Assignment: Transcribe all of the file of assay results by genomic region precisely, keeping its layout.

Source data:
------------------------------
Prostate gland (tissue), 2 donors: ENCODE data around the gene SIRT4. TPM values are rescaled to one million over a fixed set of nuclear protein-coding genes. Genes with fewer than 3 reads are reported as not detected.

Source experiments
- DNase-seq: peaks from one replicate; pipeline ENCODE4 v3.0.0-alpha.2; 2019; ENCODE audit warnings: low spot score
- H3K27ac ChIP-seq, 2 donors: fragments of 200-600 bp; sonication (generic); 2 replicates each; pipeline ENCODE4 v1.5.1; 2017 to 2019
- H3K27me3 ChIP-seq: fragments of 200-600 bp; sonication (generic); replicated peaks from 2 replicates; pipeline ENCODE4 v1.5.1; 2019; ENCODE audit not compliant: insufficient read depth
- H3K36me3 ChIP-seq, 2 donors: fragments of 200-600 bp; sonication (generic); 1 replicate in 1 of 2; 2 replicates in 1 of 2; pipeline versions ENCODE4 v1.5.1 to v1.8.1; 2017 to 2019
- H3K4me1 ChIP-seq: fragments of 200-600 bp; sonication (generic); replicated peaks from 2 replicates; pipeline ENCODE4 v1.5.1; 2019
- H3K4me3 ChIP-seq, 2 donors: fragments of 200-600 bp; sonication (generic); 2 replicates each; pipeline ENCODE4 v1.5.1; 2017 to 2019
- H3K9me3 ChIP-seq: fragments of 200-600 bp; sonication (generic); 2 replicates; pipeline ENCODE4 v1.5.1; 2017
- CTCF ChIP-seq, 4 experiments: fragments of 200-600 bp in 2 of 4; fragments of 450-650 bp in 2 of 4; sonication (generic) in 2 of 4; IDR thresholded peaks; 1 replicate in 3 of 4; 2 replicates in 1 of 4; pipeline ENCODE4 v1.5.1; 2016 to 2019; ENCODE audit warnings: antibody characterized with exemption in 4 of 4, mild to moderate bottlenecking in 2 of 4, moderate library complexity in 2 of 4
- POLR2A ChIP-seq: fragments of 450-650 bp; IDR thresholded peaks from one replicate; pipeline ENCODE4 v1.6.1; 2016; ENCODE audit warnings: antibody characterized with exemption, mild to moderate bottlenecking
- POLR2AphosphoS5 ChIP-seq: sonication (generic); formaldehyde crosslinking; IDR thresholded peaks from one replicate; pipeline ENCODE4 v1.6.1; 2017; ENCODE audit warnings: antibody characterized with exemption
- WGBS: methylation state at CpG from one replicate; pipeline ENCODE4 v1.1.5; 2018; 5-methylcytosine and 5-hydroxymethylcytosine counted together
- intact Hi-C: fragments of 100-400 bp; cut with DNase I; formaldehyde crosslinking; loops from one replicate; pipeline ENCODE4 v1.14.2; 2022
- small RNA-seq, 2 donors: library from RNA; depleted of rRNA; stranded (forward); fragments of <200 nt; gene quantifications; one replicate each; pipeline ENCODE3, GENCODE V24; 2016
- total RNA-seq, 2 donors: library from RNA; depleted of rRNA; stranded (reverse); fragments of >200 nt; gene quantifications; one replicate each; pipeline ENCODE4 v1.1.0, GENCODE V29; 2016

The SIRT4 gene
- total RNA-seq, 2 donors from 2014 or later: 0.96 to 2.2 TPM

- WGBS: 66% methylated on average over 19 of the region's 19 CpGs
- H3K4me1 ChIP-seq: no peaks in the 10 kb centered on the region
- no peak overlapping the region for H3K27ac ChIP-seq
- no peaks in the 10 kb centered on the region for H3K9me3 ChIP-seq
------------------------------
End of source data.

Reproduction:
Prostate gland (tissue), 2 donors: ENCODE data around the gene SIRT4. TPM values are rescaled to one million over a fixed set of nuclear protein-coding genes. Genes with fewer than 3 reads are reported as not detected.

Source experiments
- DNase-seq: peaks from one replicate; pipeline ENCODE4 v3.0.0-alpha.2; 2019; ENCODE audit warnings: low spot score
- H3K27ac ChIP-seq, 2 donors: fragments of 200-600 bp; sonication (generic); 2 replicates each; pipeline ENCODE4 v1.5.1; 2017 to 2019
- H3K27me3 ChIP-seq: fragments of 200-600 bp; sonication (generic); replicated peaks from 2 replicates; pipeline ENCODE4 v1.5.1; 2019; ENCODE audit not compliant: insufficient read depth
- H3K36me3 ChIP-seq, 2 donors: fragments of 200-600 bp; sonication (generic); 1 replicate in 1 of 2; 2 replicates in 1 of 2; pipeline versions ENCODE4 v1.5.1 to v1.8.1; 2017 to 2019
- H3K4me1 ChIP-seq: fragments of 200-600 bp; sonication (generic); replicated peaks from 2 replicates; pipeline ENCODE4 v1.5.1; 2019
- H3K4me3 ChIP-seq, 2 donors: fragments of 200-600 bp; sonication (generic); 2 replicates each; pipeline ENCODE4 v1.5.1; 2017 to 2019
- H3K9me3 ChIP-seq: fragments of 200-600 bp; sonication (generic); 2 replicates; pipeline ENCODE4 v1.5.1; 2017
- CTCF ChIP-seq, 4 experiments: fragments of 200-600 bp in 2 of 4; fragments of 450-650 bp in 2 of 4; sonication (generic) in 2 of 4; IDR thresholded peaks; 1 replicate in 3 of 4; 2 replicates in 1 of 4; pipeline ENCODE4 v1.5.1; 2016 to 2019; ENCODE audit warnings: antibody characterized with exemption in 4 of 4, mild to moderate bottlenecking in 2 of 4, moderate library complexity in 2 of 4
- POLR2A ChIP-seq: fragments of 450-650 bp; IDR thresholded peaks from one replicate; pipeline ENCODE4 v1.6.1; 2016; ENCODE audit warnings: antibody characterized with exemption, mild to moderate bottlenecking
- POLR2AphosphoS5 ChIP-seq: sonication (generic); formaldehyde crosslinking; IDR thresholded peaks from one replicate; pipeline ENCODE4 v1.6.1; 2017; ENCODE audit warnings: antibody characterized with exemption
- WGBS: methylation state at CpG from one replicate; pipeline ENCODE4 v1.1.5; 2018; 5-methylcytosine and 5-hydroxymethylcytosine counted together
- intact Hi-C: fragments of 100-400 bp; cut with DNase I; formaldehyde crosslinking; loops from one replicate; pipeline ENCODE4 v1.14.2; 2022
- small RNA-seq, 2 donors: library from RNA; depleted of rRNA; stranded (forward); fragments of <200 nt; gene quantifications; one replicate each; pipeline ENCODE3, GENCODE V24; 2016
- total RNA-seq, 2 donors: library from RNA; depleted of rRNA; stranded (reverse); fragments of >200 nt; gene quantifications; one replicate each; pipeline ENCODE4 v1.1.0, GENCODE V29; 2016

The SIRT4 gene
- total RNA-seq, 2 donors from 2014 or later: 0.96 to 2.2 TPM

- WGBS: 66% methylated on average over 19 of the region's 19 CpGs
- H3K4me1 ChIP-seq: no peaks in the 10 kb centered on the region
- no peak overlapping the region for H3K27ac ChIP-seq
- no peaks in the 10 kb centered on the region for H3K9me3 ChIP-seq